When Can You Use Someone Else’s Work?
Most well-known artists copyright their artistic creations to safeguard them from being unfairly used by an outside entity. Copyrighting literary works, musical pieces, paintings or movies provides its creator the exclusive ownership rights over their work. This is also a part of the legal framework of licensing through which an outside entity or an individual could ask for the creators’ approval before using the creator’s work for personal or professional gain.
It is an established fact that using someone else’s work in order to directly compete with or deliberately achieve commercial fame is not appropriate. However, there are specific cases where an outside entity is well within their right to use an excerpt, a snippet, or even the entire creation in a limited capacity for educational and demonstrative reasons or for critical analysis. Let us explore the specific instances where using someone else’s work is considered fair game.
Barack Obama retains complete control over his speech material, and other leaders are not legally allowed to use the material unless quoted. That being said, journalists and political experts are well within their rights if they seek to use excerpts from the speech. A news report involves the deconstruction and summarization of high profile speeches, and doing so without the politician’s permission is not considered an infringement.
Criticism or Commentary
There are instances where using copyrighted material for the purpose of analyzing or criticizing the material is inevitable. A book reviewer, for the purpose of efficiently reviewing the narrative style or illustration of a point that requires substantial quoting of the copyrighted source material, is also considered fair game. This is a grey area, and an IP lawyer or agent in Edmonton will be able to throw more light on potential issues.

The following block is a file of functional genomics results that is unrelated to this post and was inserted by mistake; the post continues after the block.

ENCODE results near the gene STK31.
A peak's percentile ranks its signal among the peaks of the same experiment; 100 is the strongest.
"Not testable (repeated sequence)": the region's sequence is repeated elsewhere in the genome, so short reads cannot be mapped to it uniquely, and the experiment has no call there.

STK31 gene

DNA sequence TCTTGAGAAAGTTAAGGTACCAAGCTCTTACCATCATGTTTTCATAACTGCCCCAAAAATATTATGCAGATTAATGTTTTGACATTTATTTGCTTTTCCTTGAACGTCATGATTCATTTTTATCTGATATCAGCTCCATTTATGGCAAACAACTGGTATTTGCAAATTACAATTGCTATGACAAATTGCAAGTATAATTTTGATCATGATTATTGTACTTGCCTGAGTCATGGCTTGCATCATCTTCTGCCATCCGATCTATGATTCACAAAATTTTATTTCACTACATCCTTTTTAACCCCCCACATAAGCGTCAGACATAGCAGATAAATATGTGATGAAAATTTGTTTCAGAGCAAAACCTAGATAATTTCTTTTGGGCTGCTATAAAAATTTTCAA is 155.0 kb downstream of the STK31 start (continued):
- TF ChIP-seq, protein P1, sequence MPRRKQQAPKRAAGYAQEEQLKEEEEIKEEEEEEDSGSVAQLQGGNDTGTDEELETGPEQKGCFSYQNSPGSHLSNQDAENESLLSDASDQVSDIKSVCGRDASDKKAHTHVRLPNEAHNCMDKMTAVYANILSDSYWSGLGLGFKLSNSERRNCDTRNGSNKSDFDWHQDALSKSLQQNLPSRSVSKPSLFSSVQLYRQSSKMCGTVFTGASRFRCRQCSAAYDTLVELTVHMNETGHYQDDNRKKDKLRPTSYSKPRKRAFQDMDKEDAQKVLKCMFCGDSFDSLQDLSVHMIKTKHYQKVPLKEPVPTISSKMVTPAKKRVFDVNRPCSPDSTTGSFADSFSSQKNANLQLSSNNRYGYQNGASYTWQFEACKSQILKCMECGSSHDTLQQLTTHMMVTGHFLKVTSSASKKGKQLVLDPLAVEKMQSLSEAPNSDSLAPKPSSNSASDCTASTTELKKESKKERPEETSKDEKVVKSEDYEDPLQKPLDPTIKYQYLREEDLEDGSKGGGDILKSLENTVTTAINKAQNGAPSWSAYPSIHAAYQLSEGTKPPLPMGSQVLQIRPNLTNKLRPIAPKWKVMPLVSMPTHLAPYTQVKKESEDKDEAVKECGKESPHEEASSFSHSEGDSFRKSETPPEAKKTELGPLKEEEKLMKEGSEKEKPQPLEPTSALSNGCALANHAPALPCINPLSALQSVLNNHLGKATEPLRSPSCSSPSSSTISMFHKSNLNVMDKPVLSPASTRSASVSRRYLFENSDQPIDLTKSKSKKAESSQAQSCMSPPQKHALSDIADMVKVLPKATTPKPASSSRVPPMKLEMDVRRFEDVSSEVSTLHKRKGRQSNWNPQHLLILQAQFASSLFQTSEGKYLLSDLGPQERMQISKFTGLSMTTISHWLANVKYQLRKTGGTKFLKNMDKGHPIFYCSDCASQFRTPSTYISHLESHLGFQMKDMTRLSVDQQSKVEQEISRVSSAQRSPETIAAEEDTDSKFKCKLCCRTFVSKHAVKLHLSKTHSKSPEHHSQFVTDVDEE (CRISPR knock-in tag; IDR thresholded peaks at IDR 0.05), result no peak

Research or Scholarship
Scholarly articles in respective fields often need passages or quotes from already published material from an established author. For example, a movie historian is well within their rights to include a passage from a movie for analytical purposes. An art historian, in a similar fashion, is also permitted to use a painting to depict the evolution of artistic devices.
The world is slowly opening up to the concept of parody making. A parody is a branch of art creation which borrows, exaggerates, or alters several elements of an original creation in order to ridicule or criticize it. Parodists argue their portrayal or the depiction of the original source material is harmless despite the occasional critical undertones. However, there are instances where the creator of the original content being parodied believes the parody is an act of copyright infringement and defamatory. To avoid legal disputes which arise because of parody making, it is advisable to approach an IP lawyer or agent in Edmonton for clarity.
Intellectual property litigation is complicated, and a lawsuit is hardly a matter to take lightly. Intellectual property infringement is complex and fact specific, instances of receiving a surprise in the form of an unexpected lawsuit are hardly uncommon. It is for this reason that we recommend approaching IP lawyers and agents in Edmonton.